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The Third Amendments to Trademark Law of China

After being in the pipeline for almost 10 years, the third amendments to Trademark Law in China were finalized on 31 August 2013 and are scheduled to take effect on 1 May 2014. We mention the most significant amendments as follows:

 

Q1: Will office action be issued more based on the updated law?

 

A1: Yes. At face value, this might sound terrible. When filing a trademark application, we want to avoid compliance issues being raised by the China Trademark Office (CTMO). The issue to date has been the process. Use of office action will be increased by the CTMO. This will facilitate further interaction and communication with the applicants. Applicants will have the opportunity to present submissions to the CTMO to address any compliance issues. The new process should therefore be quicker and more cost-effective than the present process. Anyway, the office action will only be issued in paper but not in other ways.

 

Q2: How long shall trademark examination cost according to the updated law? Will it be quicker?

 

A2: The updated law provides statutory time limits for the CTMO and the TRAB to make decisions on procedures such as trademark registrations, reviews, oppositions, invalidations and cancelations. Here is a chart for statutory time-limit for examinations:

 

 

Procedure

Time-limit (month)

Extension, once approved by State AIC (month)

Trademark application

9

N/A

Review on rejection

9

3

Opposition

12

6

Review on opposition

12

6

Invalidation on absolute ground

9

3

Review on invalidation on absolute ground

9

3

Invalidation on relative ground

12

6

Cancellation

9

3

Review on cancellation

9

3

 

So the examinations will be quicker than before.

 

Q3: Is there any updates regarding trademark renewal in the updated law?

 

A3: Yes. Currently, a trademark registration can be renewed within 6 months before the expiration. According to the updated law, a trademark registration can be renewed within 12 months before the expiration.

 

Q4: Is there any article regarding trademark agents in the updated law?

 

A4: Yes. Probably the most significant amendment is the introduction of provisions which prevent trademark agents in China from acting in bad faith. Articles 19, 20 and 68 provide provisions on trademark agents, such as “if an agent knew or should have known that the application was in bad faith, it may be liable for penalties” as well as other obligations that trademark agents shall observe. Failure to observe the obligations will lead to legal liabilities.

 

Q5: What’s the new forbiddance on the use of term “well-known trademark” for well-known trademark owners in the updated law?

 

A5: According to article 15(4) of the updated law, the term “well-known mark” should not be used on goods, packages or containers of goods, or in advertising, exhibition or any other business activities. Violation of the stipulation is subject to injunction and monetary penalty. This is in response to the proliferation of abuse of this term which has led to many cases of misrepresentation, changing the nature of the term into an advertising nature instead of an explanatory nature.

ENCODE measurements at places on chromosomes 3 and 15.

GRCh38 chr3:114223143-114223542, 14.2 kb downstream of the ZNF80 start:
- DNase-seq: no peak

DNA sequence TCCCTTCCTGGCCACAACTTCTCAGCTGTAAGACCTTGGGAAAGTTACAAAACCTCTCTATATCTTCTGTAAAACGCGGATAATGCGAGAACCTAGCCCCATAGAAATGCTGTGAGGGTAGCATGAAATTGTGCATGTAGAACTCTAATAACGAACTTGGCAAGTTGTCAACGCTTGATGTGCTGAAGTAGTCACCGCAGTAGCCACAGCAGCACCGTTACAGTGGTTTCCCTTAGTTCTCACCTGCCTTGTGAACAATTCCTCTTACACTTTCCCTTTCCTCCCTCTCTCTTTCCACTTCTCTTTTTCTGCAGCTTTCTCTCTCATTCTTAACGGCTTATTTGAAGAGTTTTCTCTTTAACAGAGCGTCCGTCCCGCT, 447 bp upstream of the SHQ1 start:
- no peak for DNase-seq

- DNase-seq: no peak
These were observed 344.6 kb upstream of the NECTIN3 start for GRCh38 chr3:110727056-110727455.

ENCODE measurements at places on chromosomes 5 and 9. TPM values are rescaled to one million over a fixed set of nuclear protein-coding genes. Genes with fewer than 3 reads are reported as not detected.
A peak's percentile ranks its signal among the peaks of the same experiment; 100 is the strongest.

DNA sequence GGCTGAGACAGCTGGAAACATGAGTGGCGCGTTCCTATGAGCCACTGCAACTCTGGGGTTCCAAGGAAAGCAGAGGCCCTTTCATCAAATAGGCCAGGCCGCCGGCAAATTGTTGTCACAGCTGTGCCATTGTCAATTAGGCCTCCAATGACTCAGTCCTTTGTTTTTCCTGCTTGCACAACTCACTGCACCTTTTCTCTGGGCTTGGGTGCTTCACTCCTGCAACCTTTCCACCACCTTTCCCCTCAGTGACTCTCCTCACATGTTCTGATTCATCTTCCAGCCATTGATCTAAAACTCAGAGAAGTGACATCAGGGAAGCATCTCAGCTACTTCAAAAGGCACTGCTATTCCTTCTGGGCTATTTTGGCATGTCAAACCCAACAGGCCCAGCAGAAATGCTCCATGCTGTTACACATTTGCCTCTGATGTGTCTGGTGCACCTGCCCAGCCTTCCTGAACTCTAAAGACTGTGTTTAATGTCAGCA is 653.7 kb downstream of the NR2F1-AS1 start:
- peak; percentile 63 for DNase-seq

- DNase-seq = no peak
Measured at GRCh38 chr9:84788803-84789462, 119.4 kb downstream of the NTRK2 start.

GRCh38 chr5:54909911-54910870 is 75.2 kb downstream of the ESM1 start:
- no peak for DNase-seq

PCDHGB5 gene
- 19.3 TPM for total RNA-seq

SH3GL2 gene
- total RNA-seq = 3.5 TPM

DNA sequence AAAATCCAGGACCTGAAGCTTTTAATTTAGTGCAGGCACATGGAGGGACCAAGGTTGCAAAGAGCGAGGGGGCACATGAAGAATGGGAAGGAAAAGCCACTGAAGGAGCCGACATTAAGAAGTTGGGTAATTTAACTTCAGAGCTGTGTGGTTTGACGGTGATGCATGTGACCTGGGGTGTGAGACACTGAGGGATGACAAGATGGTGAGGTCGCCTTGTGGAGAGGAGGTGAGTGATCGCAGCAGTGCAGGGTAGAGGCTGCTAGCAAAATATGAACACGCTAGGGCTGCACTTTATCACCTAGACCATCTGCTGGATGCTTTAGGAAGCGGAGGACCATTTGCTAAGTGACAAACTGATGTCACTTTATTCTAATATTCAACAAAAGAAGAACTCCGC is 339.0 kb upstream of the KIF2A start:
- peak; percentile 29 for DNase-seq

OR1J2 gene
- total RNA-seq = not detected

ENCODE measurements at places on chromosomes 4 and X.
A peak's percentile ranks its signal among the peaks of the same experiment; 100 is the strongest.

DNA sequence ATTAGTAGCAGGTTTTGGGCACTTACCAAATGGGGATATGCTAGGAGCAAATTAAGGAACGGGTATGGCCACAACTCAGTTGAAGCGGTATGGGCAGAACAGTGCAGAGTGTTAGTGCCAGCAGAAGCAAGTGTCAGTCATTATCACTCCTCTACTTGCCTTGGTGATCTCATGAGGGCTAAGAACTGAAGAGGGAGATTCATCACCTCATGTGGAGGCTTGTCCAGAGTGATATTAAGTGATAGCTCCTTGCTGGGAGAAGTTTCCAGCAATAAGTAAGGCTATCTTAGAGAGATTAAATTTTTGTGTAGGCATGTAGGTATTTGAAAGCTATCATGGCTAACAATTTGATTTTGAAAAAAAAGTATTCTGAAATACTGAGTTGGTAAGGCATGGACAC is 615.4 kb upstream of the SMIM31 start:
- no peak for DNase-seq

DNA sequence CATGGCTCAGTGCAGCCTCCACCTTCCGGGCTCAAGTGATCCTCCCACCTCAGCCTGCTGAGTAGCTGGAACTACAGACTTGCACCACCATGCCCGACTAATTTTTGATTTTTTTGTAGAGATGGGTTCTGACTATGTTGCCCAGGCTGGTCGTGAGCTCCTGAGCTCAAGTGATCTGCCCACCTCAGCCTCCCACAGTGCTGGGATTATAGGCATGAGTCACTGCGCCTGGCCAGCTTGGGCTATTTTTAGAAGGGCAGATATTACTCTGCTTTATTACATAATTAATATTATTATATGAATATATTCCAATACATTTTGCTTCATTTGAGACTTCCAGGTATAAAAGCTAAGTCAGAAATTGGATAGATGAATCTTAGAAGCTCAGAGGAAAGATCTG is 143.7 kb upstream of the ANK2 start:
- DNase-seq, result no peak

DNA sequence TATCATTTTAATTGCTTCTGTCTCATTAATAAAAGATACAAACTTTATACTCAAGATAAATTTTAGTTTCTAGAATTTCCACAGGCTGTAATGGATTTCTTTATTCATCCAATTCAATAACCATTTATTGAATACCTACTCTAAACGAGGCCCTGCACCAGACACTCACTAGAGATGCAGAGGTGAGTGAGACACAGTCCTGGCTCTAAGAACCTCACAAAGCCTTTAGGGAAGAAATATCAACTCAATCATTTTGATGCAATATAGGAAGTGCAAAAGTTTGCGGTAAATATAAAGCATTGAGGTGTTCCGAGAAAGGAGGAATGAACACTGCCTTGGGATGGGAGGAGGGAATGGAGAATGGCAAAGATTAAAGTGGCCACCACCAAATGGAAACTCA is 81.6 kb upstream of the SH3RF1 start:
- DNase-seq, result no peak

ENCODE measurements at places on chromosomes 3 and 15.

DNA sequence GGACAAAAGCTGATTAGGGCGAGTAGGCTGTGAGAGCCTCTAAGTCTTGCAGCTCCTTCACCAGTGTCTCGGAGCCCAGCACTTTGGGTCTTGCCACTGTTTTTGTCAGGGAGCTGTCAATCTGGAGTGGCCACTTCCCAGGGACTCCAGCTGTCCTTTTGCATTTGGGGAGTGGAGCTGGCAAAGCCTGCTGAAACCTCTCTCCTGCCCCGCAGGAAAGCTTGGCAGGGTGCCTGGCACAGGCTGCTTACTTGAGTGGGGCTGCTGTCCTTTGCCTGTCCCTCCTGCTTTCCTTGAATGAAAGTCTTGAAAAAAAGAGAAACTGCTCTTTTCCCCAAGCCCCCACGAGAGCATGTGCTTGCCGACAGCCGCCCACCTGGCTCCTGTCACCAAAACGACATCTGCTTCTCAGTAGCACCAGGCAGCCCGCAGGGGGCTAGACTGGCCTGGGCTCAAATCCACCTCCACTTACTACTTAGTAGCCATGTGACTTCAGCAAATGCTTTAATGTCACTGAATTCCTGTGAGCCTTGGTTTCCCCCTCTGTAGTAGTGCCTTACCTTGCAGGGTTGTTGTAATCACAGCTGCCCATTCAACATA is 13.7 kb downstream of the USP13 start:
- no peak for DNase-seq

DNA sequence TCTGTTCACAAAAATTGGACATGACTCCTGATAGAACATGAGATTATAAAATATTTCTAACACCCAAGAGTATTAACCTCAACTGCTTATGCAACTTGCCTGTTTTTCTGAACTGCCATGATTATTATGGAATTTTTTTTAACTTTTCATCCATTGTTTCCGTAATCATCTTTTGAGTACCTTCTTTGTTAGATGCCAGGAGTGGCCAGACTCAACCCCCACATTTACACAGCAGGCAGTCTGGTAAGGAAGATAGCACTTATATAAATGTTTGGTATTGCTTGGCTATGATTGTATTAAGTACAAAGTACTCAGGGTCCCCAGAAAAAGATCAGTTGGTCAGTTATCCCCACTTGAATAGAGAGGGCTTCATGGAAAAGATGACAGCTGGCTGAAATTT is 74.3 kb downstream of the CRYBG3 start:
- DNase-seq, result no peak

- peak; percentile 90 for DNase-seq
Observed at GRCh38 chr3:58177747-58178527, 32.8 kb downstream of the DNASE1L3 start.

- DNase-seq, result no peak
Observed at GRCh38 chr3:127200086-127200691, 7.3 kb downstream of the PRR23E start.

Q6: Will prior use of a trademark be recognized in the updated law?

 

A6: The right of prior use will be introduced in the updated law. Presently, a trademark registration trumps what could be long-standing use in China. Under the proposed changes, a trademark owner that has been using its mark for some time in China, and has an established reputation in the mark, can continue to use that trademark. However, the prior use will be confined to its original scope, and the owner of the registered trademark can ask the owner of the prior use trademark to attach an additional sign to the mark to help distinguish the trademarks.

 

Q7: Is there new changes regarding fines and damages in the updated law?

 

A7: Yes, the updated law increased fines and damages that might resulting in better deterrent effect

Fines assessment

- Fines for trademark infringement have been explicitly provided. The numerical values are as follows:

An illegal business turnover amount of over RMB50,000 may result in a fine of up to five times of the turnover amount; and

An illegal business turnover amount of less than RMB50,000 may result in a fine of up to RMB250,000.

- Committal of trademark infringement twice within a five-year period or any other grave breaches may and would probably result in a more serious penalty/ heavier fine.

Damages assessment

- In the event of a successful claim for copyright infringement, compensatory damages payable to the applicant will be determinable upon the actual amount lost. Where the actual amount lost is impossible to determine, the damages payable will be determinable upon the actual amount gained by the trademark infringer. If that is still impossible to determine, the damages will be determined by a reasonable estimation of multiplication of license fee of the use of the trademark.

- Punitive damages may also be awarded. The actual amount awarded may range from one to three times of the compensatory value obtained above.

- The maximum amount of damages awarded is increased from RMB500, 000 to RMB3, 000,000.

- However, in defending the trademark owner’s claim for damages by the infringer, the court may request trademark owners to prove the actual use of that trademark throughout the past three years. If the owner is not able to show proof of use and that no lost is incurred as a result of the infringement, the owner will not be entitled to any damages.

 

 

LEHMAN, LEE & XU provides a comprehensive service in the field of IP Law, for professional assistant in China please contact us at mail@lehmanlaw.com.

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